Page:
Discussing the concerns about the EU’s net-zero emissions plans

The net-zero emissions plans in the EU have come under fire because they include not only emissions from fossil fuel burning and cement production, but also CO₂ removal by “carbon sinks” like forests or the soil. Wolfgang Knorr, Senior Research Scientist, Physical Geography and Ecosystem Science at Lund University reviews on The Conversation website what … Continue reading Discussing the concerns about the EU’s net-zero emissions plans

The lowdown on Australia’s low-emissions roadmap

The recently released first low emissions technology statement by the government flags public investment in five areas: hydrogen, energy storage, low-carbon steel and aluminium, carbon capture and storage, and soil carbon storage. The roadmap is discussed in an article on The Conversation website by Llewelyn Hughes and Jorrit Gosens of Australian National University.   ‘The … Continue reading The lowdown on Australia’s low-emissions roadmap

UK government criticised for lack of women on team organising COP 26 in Glasgow next year

The UK Government has been fiercely criticised for its “implicit failure” to recognise women after it emerged an all-male team would be leading the COP 26 climate summit planned for Glasgow next year. Xander Richards explains in an article on The National website.   Implicit failure': UK Government slammed for fielding all-male Cop26 team Initially … Continue reading UK government criticised for lack of women on team organising COP 26 in Glasgow next year

The first assessment of EU National Energy and Climate Plans raise concerns about how targets will be met

A news item on the renews.biz website highlights the challenges the EU has in achieving long-term climate and energy targets.  The article only discusses renewable energy but one can imagine the same would hold true for energy efficiency. One would think by now that member states would be giving a higher priority to the energy … Continue reading The first assessment of EU National Energy and Climate Plans raise concerns about how targets will be met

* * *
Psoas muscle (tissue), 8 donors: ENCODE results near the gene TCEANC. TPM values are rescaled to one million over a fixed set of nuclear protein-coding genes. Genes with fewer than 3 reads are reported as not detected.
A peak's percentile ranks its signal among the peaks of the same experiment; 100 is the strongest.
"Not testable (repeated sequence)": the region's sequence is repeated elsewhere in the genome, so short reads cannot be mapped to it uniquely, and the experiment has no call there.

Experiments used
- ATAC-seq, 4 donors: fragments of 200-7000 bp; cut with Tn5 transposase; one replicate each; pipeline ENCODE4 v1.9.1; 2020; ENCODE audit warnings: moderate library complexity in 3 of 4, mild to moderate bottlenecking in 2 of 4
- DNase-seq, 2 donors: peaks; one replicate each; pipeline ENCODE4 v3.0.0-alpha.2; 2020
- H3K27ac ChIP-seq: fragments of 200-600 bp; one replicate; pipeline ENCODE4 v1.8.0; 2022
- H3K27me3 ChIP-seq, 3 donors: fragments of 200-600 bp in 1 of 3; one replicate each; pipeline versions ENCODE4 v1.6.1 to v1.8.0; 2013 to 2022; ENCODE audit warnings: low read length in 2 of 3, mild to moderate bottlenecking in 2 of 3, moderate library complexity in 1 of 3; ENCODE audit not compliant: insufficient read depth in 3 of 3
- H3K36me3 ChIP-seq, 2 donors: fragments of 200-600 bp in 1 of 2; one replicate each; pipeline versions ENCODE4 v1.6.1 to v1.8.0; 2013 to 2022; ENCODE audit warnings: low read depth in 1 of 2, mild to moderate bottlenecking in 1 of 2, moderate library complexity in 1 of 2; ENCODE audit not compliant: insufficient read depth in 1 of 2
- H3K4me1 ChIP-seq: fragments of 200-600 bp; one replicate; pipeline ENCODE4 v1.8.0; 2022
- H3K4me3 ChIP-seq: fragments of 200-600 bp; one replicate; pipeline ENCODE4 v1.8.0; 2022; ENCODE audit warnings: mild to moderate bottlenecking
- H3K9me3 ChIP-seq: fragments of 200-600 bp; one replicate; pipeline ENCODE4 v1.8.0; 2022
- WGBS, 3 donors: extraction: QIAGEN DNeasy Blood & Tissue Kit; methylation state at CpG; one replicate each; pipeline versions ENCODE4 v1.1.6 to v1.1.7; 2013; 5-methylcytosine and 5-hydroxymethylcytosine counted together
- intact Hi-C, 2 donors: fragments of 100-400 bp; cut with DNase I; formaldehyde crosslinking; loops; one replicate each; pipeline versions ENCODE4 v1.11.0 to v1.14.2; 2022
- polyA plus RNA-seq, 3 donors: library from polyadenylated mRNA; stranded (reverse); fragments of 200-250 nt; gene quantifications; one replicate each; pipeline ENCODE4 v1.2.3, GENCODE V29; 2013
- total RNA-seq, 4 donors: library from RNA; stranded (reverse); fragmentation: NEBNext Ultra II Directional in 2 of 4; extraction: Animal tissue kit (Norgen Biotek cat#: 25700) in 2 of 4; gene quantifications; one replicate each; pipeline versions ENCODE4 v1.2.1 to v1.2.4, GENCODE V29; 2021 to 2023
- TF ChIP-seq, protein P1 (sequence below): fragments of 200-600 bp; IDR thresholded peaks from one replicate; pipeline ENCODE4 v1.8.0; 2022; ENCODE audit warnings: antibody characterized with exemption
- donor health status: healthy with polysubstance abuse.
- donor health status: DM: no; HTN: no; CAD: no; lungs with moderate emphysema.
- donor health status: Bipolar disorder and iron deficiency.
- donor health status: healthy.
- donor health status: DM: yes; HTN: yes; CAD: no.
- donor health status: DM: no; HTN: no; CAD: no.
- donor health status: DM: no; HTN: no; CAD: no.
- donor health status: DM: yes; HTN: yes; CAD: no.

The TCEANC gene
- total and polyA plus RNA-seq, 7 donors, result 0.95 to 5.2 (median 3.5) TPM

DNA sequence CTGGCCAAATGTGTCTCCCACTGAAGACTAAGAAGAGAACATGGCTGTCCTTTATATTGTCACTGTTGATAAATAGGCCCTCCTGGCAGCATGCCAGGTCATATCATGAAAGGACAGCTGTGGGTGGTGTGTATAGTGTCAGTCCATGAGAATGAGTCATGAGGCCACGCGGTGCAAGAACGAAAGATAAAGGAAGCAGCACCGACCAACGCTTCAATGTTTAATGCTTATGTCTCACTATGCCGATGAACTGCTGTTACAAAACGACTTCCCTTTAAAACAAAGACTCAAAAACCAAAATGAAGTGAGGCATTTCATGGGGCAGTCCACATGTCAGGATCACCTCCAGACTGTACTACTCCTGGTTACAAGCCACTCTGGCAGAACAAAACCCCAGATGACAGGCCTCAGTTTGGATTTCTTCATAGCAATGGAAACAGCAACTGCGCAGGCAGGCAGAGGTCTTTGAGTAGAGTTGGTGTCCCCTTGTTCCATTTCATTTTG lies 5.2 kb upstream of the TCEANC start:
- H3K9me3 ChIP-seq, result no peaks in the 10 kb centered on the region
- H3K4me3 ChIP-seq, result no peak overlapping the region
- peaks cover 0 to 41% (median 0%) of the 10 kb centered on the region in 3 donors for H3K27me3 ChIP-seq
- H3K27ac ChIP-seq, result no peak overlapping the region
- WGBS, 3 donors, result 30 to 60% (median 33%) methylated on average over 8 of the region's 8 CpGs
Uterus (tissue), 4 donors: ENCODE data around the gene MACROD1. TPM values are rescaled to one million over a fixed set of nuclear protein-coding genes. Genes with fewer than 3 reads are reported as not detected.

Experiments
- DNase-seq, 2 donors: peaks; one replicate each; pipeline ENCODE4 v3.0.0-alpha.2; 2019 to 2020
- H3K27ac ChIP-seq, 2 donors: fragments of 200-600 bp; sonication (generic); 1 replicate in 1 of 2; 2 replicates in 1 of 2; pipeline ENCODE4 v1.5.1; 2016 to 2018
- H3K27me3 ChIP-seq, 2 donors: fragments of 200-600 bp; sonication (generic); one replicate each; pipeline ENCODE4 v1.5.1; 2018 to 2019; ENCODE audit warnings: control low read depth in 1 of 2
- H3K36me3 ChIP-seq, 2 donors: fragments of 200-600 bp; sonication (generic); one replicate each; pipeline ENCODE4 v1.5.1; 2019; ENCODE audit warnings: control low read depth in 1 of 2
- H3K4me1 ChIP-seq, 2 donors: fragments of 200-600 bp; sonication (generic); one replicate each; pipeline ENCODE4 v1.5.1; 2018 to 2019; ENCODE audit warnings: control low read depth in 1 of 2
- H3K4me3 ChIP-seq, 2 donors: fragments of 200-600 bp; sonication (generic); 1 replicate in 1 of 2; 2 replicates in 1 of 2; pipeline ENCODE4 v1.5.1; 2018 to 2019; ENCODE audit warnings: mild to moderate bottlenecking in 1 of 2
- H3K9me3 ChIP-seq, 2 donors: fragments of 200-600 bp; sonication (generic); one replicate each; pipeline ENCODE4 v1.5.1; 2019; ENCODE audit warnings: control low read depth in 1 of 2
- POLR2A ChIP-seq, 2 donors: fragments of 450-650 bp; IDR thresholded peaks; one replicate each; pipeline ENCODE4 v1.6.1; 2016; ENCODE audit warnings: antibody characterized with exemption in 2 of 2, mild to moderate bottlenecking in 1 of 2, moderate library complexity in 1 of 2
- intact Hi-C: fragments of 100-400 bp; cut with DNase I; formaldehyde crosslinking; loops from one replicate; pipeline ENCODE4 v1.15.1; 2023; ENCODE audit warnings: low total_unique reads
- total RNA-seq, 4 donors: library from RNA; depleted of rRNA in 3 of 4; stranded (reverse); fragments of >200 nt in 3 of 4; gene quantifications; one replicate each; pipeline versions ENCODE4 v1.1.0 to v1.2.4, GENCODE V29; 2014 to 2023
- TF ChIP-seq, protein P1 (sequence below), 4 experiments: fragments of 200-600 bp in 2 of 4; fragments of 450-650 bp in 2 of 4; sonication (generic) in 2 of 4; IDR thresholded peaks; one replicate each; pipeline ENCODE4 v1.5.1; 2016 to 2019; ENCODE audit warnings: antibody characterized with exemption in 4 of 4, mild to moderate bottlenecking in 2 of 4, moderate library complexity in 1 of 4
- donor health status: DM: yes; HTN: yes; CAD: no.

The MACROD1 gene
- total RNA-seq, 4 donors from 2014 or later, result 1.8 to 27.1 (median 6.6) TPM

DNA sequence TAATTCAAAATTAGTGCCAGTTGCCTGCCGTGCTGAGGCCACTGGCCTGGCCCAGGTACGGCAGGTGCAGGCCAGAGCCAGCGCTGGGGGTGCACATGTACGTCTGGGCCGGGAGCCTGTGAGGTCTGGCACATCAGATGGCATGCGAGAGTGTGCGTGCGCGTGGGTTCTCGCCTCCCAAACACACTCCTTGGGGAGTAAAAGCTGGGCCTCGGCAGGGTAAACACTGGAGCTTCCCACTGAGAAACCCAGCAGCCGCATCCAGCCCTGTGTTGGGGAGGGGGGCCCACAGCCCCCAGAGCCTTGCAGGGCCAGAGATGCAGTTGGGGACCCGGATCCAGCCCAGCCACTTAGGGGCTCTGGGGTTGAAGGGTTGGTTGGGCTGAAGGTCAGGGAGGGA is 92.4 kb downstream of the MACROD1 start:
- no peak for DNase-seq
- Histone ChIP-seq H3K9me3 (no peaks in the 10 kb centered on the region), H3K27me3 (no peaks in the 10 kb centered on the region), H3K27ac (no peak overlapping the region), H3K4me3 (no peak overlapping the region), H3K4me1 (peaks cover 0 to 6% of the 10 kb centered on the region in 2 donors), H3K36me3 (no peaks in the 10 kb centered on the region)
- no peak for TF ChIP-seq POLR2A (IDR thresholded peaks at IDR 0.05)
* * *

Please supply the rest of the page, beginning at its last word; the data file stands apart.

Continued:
Looking back at the 30 years of the Intergovernmental Panel on Climate Change

You probably know colleagues who are involved in the IPCC process that is currently underway. It is a daunting task involving a wide range of experts globally. Marc Hudson, Research Associate in Social Movements at Keele University gives us some background about how things have evolved over the 30 years the process has been underway … Continue reading Looking back at the 30 years of the Intergovernmental Panel on Climate Change

US risked severe economic harm by withdrawing from Paris climate agreement

Economists from the Grantham Institute for Climate Change at the London School of Economics examined the economic case for the US withdrawal and they found that climate breakdown would cause growing losses to US infrastructure and property and impede the rate of economic growth this century. Fiona Harvey explains in an article on The Guardian … Continue reading US risked severe economic harm by withdrawing from Paris climate agreement

Court requires Ireland to come up with more robust and ambitious climate plan

The case was the first of its kind in Ireland and only the second in the world in which the highest national court of law has required a government to increase the ambition of the national climate policy. Brian Mahon explains in an article on The Times website.   Victory for Friends of the Irish … Continue reading Court requires Ireland to come up with more robust and ambitious climate plan

A “systemic change” to society and the economy will be required for Ireland to meet its climate change goals

Brian Mahon writes on The Times website about the challenge facing Ireland as it implements its 2019 climate action plan. Are you having similar challenges in your country?   Ireland’s economy ‘must shift to meet climate goals’ Ireland will be able to meet its climate change goals but a “systemic change” to society and the … Continue reading A “systemic change” to society and the economy will be required for Ireland to meet its climate change goals

Move to have airlines postpone their climate obligations deflated the little ambition of the aviation’s sector climate plan, which was already “far below what is needed to avoid climate catastrophe”

A handful of countries on the council of the International Civil Aviation Organization agreed to change the rules to reduce the sector’s carbon costs. There are serious climate implications. Chloé Farand explains in an article on the Climate Change News website.   Airlines' climate obligations postponed as UN body endorses industry proposal Airlines have wriggled … Continue reading Move to have airlines postpone their climate obligations deflated the little ambition of the aviation’s sector climate plan, which was already “far below what is needed to avoid climate catastrophe”

A carbon reduction incentive could neutralise the current opposition to carbon taxes while reducing carbon-intensive activities in a much more targeted and fair way

The accomplishments of carbon taxes over the last decade have been underwhelming. What if, instead of making fuel and other commodities and services more expensive, we used a financial incentive to make technologies that help reduce emissions – such as solar, wind and geothermal energy – more affordable? Sumedha Basu, PhD Candidate in Sustainability at … Continue reading A carbon reduction incentive could neutralise the current opposition to carbon taxes while reducing carbon-intensive activities in a much more targeted and fair way